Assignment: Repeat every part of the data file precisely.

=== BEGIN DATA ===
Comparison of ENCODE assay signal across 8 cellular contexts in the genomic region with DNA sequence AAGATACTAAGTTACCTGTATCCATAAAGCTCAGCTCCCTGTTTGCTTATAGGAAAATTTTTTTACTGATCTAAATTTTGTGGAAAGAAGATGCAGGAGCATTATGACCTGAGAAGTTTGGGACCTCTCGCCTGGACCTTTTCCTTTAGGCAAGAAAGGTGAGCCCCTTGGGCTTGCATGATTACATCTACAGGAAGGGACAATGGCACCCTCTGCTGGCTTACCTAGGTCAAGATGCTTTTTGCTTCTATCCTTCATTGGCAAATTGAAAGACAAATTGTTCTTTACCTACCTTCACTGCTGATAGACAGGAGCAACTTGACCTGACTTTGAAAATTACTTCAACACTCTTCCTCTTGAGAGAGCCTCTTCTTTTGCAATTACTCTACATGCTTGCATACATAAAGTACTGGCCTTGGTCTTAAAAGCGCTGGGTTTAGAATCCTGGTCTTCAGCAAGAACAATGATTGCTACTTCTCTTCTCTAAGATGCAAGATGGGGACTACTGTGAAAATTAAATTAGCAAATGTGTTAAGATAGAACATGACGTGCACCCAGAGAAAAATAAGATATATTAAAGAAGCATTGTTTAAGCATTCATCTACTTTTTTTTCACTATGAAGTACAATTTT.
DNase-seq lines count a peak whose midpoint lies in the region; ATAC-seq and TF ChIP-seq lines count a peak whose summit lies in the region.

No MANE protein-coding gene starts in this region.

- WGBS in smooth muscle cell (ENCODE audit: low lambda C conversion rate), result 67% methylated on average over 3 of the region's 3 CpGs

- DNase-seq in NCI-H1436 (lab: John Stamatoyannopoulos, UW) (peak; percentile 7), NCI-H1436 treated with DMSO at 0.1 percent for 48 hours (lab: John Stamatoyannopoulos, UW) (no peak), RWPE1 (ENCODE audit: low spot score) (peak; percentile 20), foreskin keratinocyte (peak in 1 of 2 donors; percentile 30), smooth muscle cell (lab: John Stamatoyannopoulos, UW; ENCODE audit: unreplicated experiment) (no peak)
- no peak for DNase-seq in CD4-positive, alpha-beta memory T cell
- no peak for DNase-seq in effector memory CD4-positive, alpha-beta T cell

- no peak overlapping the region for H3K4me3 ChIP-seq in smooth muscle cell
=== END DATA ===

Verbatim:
Comparison of ENCODE assay signal across 8 cellular contexts in the genomic region with DNA sequence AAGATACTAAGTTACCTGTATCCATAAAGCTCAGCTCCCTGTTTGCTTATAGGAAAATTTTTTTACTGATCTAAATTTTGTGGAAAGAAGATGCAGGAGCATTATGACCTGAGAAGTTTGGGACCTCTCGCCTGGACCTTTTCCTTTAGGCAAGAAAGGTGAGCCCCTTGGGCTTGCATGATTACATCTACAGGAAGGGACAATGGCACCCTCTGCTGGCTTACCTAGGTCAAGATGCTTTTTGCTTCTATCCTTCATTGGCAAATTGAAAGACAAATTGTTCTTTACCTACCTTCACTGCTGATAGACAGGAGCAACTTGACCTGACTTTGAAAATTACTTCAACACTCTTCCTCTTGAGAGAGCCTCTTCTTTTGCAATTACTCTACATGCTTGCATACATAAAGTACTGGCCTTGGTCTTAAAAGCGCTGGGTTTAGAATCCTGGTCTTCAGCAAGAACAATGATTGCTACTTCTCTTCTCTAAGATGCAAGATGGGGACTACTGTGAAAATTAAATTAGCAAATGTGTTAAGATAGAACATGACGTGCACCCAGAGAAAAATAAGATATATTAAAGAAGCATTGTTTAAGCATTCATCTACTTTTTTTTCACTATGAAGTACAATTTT.
DNase-seq lines count a peak whose midpoint lies in the region; ATAC-seq and TF ChIP-seq lines count a peak whose summit lies in the region.

No MANE protein-coding gene starts in this region.

- WGBS in smooth muscle cell (ENCODE audit: low lambda C conversion rate), result 67% methylated on average over 3 of the region's 3 CpGs

- DNase-seq in NCI-H1436 (lab: John Stamatoyannopoulos, UW) (peak; percentile 7), NCI-H1436 treated with DMSO at 0.1 percent for 48 hours (lab: John Stamatoyannopoulos, UW) (no peak), RWPE1 (ENCODE audit: low spot score) (peak; percentile 20), foreskin keratinocyte (peak in 1 of 2 donors; percentile 30), smooth muscle cell (lab: John Stamatoyannopoulos, UW; ENCODE audit: unreplicated experiment) (no peak)
- no peak for DNase-seq in CD4-positive, alpha-beta memory T cell
- no peak for DNase-seq in effector memory CD4-positive, alpha-beta T cell

- no peak overlapping the region for H3K4me3 ChIP-seq in smooth muscle cell